An eating disorder can affect anyone, and they are far commoner than you would ever imagine.
The main characteristics of an eating disorder can be abnormal eating habits that can consist of eating insufficient amounts of food, or excessive amounts of food, eating only certain types of food based on textures or colour.
However in the eyes of the person carrying out the behaviour there's nothing abnormal about it. Often the behaviour is driven by obsessive thoughts and so the eating serves a purpose. To find out more, call me on 01772 439046, or email me by clicking here.
Hypnotherapy can often be a last resort for many people. You may have already been through your GP and quite possibly been in and out of clinics over many years. Most conventional treatments for eating disorders focus on changing the thoughts and behaviours around food. However this doesn't always deal with the emotional drivers.
Every issue has a starting point, you weren't born with this disorder, something happened to create it.
Hypnotherapy is used to help identify and uncover the root cause behind the behaviour, so that the emotional aspect can be dealt with.
Additionally, Hypnotherapy can help to improve self confidence and self image so that the individual is able to view themselves differently and clear any limiting beliefs they may have about themselves.
Each person is as unique as the cause of the issue, and as such the number of sessions varies from person to person.
Due to the complex nature and the often internal conflicts' present with Anorexia and Bulimia it's not possible to give an exact figure on how many sessions are required. With Anorexia and Bulimia their is often a great deal of unconscious resistance and self sabotage. Ultimately it comes down to a persons openness and willingness to work with the process and the internal resistance.
The cost per session is £60, with each session normally lasting between 90 minutes to 2 hours.
Payment is per session and can be paid in cash, debit card, Visa or MasterCard at the end of each session.
Anorexia affects approximately 60,000 to 200,000 people and it's estimated that 1% of people aged between 10 and 20 suffer from anorexia each year. The condition can be characterised by an obsession with weight loss resulting in refusal to eat or irregularity in eating patterns.
Sufferers may become obsessive about eating rituals and develop an unusual way of eating, e.g. becoming more calorie conscious, skipping meals and avoiding certain food, selecting a small variety of foods and only eating them in very small quantities.
This is all usually done secretly. Sufferers may also go to great lengths to pretend that everything is OK, such as gathering and saving food crumbs to leave on plates, to give the impression they are eating.
Approximately 4% of people aged 16 - 25 suffer from bulimia, and like anorexia, bulimia is a serious psychological eating disorder that can be life threatening if left untreated.
A person suffering with Bulimia nervosa usually has regular episodes of overeating and feels a huge loss of control. Sufferers use what may be considered unnatural ways to get rid of the food (e.g. forced vomiting, taking laxatives or excessive exercise).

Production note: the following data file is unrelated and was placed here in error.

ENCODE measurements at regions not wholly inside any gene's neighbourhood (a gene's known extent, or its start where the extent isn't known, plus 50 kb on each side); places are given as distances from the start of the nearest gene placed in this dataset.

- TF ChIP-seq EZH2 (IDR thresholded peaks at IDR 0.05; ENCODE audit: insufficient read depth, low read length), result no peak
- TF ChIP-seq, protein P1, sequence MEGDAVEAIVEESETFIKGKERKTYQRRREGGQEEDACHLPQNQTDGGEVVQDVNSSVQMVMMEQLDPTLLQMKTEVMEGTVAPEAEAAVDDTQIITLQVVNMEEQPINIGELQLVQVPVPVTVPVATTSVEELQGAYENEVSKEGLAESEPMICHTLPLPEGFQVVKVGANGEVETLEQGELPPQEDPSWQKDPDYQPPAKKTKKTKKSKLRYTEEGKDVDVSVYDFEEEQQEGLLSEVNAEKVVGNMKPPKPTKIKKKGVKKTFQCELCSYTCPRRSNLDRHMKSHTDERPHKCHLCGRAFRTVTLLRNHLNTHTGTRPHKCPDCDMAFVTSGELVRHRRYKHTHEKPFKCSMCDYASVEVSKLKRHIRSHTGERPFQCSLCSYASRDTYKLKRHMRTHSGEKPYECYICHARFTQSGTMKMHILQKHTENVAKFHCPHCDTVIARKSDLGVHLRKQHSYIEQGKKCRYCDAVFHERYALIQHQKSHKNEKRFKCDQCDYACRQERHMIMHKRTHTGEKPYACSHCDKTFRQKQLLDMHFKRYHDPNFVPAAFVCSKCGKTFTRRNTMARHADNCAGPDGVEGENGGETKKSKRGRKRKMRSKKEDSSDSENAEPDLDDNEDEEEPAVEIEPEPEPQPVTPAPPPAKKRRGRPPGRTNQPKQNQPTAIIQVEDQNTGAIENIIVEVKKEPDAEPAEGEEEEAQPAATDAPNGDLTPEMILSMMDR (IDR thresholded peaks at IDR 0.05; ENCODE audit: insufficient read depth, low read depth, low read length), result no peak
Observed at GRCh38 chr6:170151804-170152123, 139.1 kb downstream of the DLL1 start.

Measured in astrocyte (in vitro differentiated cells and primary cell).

Some sufferers may force themselves to get rid of the food even if they haven't binge eaten, but feel they have eaten more than they should have. As many sufferers are deeply ashamed of their behaviour, they almost always relieve themselves by forced vomiting in secret.
The exact causes of bulimia are unknown, but from experience of working with sufferers there are often psychological, trauma, family, social and cultural factors that have helped create the behaviour.
Although binge-eating disorder is not as well known as anorexia or bulimia, it still affects millions of people around the world and research suggests it affects about 2% of all adults.
Binge-eating disorder is characterised by eating large amounts of food and being unable to control the habit. Unlike bulimia, individuals suffering from this disorder do not vomit or use laxatives to relieve themselves, and are therefore usually very likely to gain weight.
Many sufferers eat secretly and then feel guilty and shameful about what they are doing, which then fuels the negative feelings they may have, creating a vicious spiral.
Whilst not really a disorder, with the people I work with it occurs more around the whole environment of food and eating.
Misophonia sufferers typically have strong negative emotional reactions to certain sounds, often around the sound of someone eating.
These reactions range from annoyance and anger to extreme rage. In many cases these feelings are vented on loved ones such as parents, siblings, and partners, but can eventually spread to anyone.
The sounds that generally trigger the emotions are chewing, crunching, slurping, breathing and talking. This can trigger a need (fight or flight) to get away from the environment, and so the sufferer may create an argument, or make harsh and cruel comments to create an atmosphere of silence or create an opportunity to leave the situation.
For help in letting go of your eating disorder call me on 01772 439046, or email me by clicking here.